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Leben in der Biospähre 3.0.

Ich bewege mich in Überlichtgeschwindigkeit. Mir war schon zu Beginn des Freiwilligendienstes klar, dass gerade die letzten Wochen in Ghana schnell vergehen werden.
Aber wie kann es sein, dass gestern noch Weihnachten war und ab heute nur noch 18 Tage bis zu unserem Abflug?
So ist es immer mit Dingen, die mir Spaß machen und mich herausfordern. Zwar ist seit Silvester kaum etwas Neues passiert, außer einigen Ausflügen in die Hauptstadt Accra und einem Krankenhaus besuch in Ada (bin wieder 100% fit ;), aber gerade deswegen fließen die Tage ineinander.

Jedes Mal wenn ich nach einem Ausflug, einer Reise oder einfach nach der Arbeit mit dem rostigen Schlüssel versuche die Tür unserer Wohnung aufzubrechen und über die Schwelle trete, überkommt mich das das Gefühl nach Hause zu kommen. Und Ada Foah ist, ohne dass ich es wirklich gemerkt habe, mein zweites zu Hause geworden. Mit all den Menschen, dem klapprigen Rad, das ich zur Arbeit fahre, das Einkaufen bei unserer Gemüsefrau, Derek hinter seinem Obststand, die Straße zum Meer, laufen durch die Fischerdörfer, im Trotro einschlafen… Alles greift ineinander, wie Zahnräder in einem Uhrwerk. Alles Alltag! Ach wie sehr werde ich es vermissen!

Letzte Woche haben wir endlich den ersehnten Kunstwettbewerb in den Partnerschulen durchgeführt. Schon zuvor haben wir alle Schulleiter getroffen und sie zu den Umweltprojekten in ihren jeweiligen Schulen befragt. Einige haben Baumpflanzungen durchgeführt oder versuchen Mülltrennung einzuführen. Anschließend haben wir sie über unseren Wettbewerb informiert.
Unter dem Slogan „Our solution for environmental pollution“ sollten die Schüler ein Bild mit Lösung zu Umweltproblemen malen. Wie sieht die perfekte Umwelt aus? Was wünscht du dir für die Natur? Gibt es umweltfreundliche Alternativen?


Leider durften aus den fünf Schulen der Umgebung jeweils nur drei bis sechs Kinder unterschiedlicher Klassenstufen teilnehmen. Auch waren einige der Schüler wegen uns Europäern, der Aufgabenstellung, unserer Sprache oder allem drei sehr eingeschüchtert.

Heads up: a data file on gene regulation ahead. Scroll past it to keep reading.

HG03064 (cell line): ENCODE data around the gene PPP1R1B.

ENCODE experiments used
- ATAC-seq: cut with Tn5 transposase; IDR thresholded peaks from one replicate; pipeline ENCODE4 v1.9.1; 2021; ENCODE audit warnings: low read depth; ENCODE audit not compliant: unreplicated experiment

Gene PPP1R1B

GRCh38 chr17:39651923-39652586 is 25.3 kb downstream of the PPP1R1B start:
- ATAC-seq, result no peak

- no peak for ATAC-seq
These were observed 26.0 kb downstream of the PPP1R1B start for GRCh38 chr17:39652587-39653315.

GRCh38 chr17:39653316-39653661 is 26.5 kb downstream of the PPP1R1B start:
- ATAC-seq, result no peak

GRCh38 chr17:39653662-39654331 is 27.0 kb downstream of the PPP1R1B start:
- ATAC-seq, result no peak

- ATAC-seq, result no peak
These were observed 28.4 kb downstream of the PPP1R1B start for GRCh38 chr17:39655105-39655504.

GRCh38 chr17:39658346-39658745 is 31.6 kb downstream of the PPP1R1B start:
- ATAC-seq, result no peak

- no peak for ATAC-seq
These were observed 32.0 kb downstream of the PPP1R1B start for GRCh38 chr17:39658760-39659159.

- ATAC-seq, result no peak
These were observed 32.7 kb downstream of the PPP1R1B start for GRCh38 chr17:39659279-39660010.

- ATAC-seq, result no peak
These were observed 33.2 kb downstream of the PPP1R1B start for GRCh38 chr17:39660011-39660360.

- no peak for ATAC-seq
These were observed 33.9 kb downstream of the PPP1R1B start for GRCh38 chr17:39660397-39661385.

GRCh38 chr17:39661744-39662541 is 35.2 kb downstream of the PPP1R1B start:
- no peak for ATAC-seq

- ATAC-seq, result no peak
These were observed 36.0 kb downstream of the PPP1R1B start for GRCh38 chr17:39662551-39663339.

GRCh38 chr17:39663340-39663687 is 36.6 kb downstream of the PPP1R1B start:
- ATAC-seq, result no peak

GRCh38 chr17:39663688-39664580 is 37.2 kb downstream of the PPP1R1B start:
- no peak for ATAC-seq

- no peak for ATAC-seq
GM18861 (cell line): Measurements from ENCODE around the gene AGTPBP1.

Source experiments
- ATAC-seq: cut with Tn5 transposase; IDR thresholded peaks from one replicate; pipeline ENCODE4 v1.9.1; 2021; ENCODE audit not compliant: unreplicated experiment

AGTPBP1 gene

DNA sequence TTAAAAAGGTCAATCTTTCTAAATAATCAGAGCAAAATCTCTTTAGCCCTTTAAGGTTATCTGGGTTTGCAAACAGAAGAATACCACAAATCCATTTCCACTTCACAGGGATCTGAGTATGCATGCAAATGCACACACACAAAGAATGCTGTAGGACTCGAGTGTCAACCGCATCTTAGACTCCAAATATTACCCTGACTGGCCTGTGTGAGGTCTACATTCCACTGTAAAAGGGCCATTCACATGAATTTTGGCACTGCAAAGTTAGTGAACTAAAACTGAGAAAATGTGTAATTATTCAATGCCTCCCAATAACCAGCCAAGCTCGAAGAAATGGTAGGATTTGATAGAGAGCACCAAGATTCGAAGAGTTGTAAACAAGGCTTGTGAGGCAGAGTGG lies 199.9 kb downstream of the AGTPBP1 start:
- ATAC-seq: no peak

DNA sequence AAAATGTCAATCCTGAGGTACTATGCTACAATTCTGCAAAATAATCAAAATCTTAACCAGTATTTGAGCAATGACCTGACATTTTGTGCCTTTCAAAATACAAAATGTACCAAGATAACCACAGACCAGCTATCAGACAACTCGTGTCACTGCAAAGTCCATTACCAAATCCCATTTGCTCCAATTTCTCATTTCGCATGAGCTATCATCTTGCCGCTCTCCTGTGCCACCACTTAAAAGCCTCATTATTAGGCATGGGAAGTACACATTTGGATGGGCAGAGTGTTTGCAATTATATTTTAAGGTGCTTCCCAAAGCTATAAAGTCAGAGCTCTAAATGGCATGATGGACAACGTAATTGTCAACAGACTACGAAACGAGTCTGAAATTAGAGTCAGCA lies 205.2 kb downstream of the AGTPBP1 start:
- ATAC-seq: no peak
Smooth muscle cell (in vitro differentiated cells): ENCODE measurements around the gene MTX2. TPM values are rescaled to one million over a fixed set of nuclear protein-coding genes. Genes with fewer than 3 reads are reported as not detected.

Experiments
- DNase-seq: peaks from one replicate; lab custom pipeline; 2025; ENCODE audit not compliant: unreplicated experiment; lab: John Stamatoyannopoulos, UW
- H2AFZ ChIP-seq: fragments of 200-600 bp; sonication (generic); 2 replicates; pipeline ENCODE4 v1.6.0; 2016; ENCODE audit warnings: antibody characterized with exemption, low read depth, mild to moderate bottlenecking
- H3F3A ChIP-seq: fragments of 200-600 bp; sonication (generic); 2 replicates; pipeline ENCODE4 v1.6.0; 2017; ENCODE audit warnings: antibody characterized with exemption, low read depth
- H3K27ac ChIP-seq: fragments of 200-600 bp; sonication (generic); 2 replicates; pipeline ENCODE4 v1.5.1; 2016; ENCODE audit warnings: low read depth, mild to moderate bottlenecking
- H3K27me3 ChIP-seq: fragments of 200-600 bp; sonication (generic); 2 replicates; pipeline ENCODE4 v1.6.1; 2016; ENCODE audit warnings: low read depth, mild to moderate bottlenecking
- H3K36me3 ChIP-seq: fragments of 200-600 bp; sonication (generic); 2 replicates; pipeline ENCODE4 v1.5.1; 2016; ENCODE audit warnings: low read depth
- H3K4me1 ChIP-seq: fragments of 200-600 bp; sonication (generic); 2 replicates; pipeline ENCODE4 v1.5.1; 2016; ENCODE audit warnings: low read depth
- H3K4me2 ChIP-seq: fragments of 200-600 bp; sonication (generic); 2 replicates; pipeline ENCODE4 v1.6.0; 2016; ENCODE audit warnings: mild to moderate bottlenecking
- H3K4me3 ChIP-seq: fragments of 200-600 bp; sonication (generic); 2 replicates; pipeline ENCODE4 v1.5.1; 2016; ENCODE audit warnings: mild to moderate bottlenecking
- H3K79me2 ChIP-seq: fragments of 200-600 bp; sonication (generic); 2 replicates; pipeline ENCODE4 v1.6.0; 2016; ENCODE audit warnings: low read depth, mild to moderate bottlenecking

Ich bin zwar nicht oft in einer ghanaischen Schule gewesen, aber durch Erzählung von Freiwilligen, Lehrern, und Schülern habe ich erfahren, dass sich das Bildungssystem doch sehr von dem deutschen unterscheidet. In Ghana gilt die Schulpflicht. Oft beginnt der Unterricht schon früh morgens mit dem Singen der Nationalhymne oder der Reinigung des Schulhofes und geht bis zum späten Nachmittag. Sportunterricht findet auf Grund der Temperatur Vormittags statt. Es gibt oft Frontalunterricht, Lehrermangel und auch Stockhiebe als Bestrafungsmaßnahmen sind Normalität.
Und wahrscheinlich gehört ein Kunstwettbewerb mit einem so freien Interpretationsspielraum nicht zum Alltagsprogramm und kann durchaus Grund für Verwirrung liefern. Aber auch wenn es etwas stockend angefangen hat, war die Atmosphäre in den Klassen jedes Mal etwas entspannter und lockerer.

Zunächst haben wir uns zusammen den Film „ Sources and impacts of Marine litter“ aus dem Projekt Marlisco angesehen, den ich letztes Jahr während meines FÖJs bei der EUCC-D E (Coastal and Marine Union) auch Schulklassen gezeigt habe. Anschließend haben wir anhand eines selbstgezeichneten Negativbeispiel- Bildes weitere Umweltprobleme diskutiert, mit denen die Schüler selbst in ihrem Alltag konfrontiert sind. Dann sind die Schüler kreativ geworden und mit den Kunstmaterialien aus dem deutschen Päckchen sind innerhalb von zwei Stunden richtige Kunstwerke entstanden.Wenn wir mit allen Schulen durch sind, werden wir das Gewinnerbild durch Abstimmung der Schüler ermitteln. Ich hoffe dann haben noch mehr Kinder die Möglichkeit, sich mit dem Thema auseinanderzusetzen. Zudem würde ich gerne Plakate mit den Bildern drucken, um sie den teilnehmenden Schulen auf der Siegerehrung zu geben und im Schulgebäude aufzuhängen.